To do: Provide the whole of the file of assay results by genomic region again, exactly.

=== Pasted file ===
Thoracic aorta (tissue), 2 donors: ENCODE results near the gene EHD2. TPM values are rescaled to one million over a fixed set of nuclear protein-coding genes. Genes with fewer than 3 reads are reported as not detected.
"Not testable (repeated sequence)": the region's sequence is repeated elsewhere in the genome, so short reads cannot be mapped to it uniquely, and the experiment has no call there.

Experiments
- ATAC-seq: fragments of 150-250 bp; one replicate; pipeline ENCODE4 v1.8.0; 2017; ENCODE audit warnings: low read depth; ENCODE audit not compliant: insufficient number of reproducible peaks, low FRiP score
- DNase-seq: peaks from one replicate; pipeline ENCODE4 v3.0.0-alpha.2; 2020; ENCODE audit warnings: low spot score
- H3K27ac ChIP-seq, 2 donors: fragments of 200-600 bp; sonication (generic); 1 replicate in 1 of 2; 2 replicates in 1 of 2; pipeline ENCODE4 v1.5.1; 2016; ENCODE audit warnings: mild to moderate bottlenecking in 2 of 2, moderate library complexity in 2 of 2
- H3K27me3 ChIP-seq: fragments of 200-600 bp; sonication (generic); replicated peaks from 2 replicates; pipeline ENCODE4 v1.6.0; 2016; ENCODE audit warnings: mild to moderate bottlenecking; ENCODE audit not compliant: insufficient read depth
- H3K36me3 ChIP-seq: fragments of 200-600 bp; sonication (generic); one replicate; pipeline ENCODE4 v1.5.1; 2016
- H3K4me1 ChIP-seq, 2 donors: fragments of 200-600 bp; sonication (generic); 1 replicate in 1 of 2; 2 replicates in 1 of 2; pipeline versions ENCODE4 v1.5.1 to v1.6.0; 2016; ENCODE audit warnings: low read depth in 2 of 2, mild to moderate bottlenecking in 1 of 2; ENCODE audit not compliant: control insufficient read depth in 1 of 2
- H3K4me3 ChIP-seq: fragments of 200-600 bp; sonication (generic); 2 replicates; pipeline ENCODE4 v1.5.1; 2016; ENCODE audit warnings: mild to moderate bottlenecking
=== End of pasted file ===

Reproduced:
Thoracic aorta (tissue), 2 donors: ENCODE results near the gene EHD2. TPM values are rescaled to one million over a fixed set of nuclear protein-coding genes. Genes with fewer than 3 reads are reported as not detected.
"Not testable (repeated sequence)": the region's sequence is repeated elsewhere in the genome, so short reads cannot be mapped to it uniquely, and the experiment has no call there.

Experiments
- ATAC-seq: fragments of 150-250 bp; one replicate; pipeline ENCODE4 v1.8.0; 2017; ENCODE audit warnings: low read depth; ENCODE audit not compliant: insufficient number of reproducible peaks, low FRiP score
- DNase-seq: peaks from one replicate; pipeline ENCODE4 v3.0.0-alpha.2; 2020; ENCODE audit warnings: low spot score
- H3K27ac ChIP-seq, 2 donors: fragments of 200-600 bp; sonication (generic); 1 replicate in 1 of 2; 2 replicates in 1 of 2; pipeline ENCODE4 v1.5.1; 2016; ENCODE audit warnings: mild to moderate bottlenecking in 2 of 2, moderate library complexity in 2 of 2
- H3K27me3 ChIP-seq: fragments of 200-600 bp; sonication (generic); replicated peaks from 2 replicates; pipeline ENCODE4 v1.6.0; 2016; ENCODE audit warnings: mild to moderate bottlenecking; ENCODE audit not compliant: insufficient read depth
- H3K36me3 ChIP-seq: fragments of 200-600 bp; sonication (generic); one replicate; pipeline ENCODE4 v1.5.1; 2016
- H3K4me1 ChIP-seq, 2 donors: fragments of 200-600 bp; sonication (generic); 1 replicate in 1 of 2; 2 replicates in 1 of 2; pipeline versions ENCODE4 v1.5.1 to v1.6.0; 2016; ENCODE audit warnings: low read depth in 2 of 2, mild to moderate bottlenecking in 1 of 2; ENCODE audit not compliant: control insufficient read depth in 1 of 2
- H3K4me3 ChIP-seq: fragments of 200-600 bp; sonication (generic); 2 replicates; pipeline ENCODE4 v1.5.1; 2016; ENCODE audit warnings: mild to moderate bottlenecking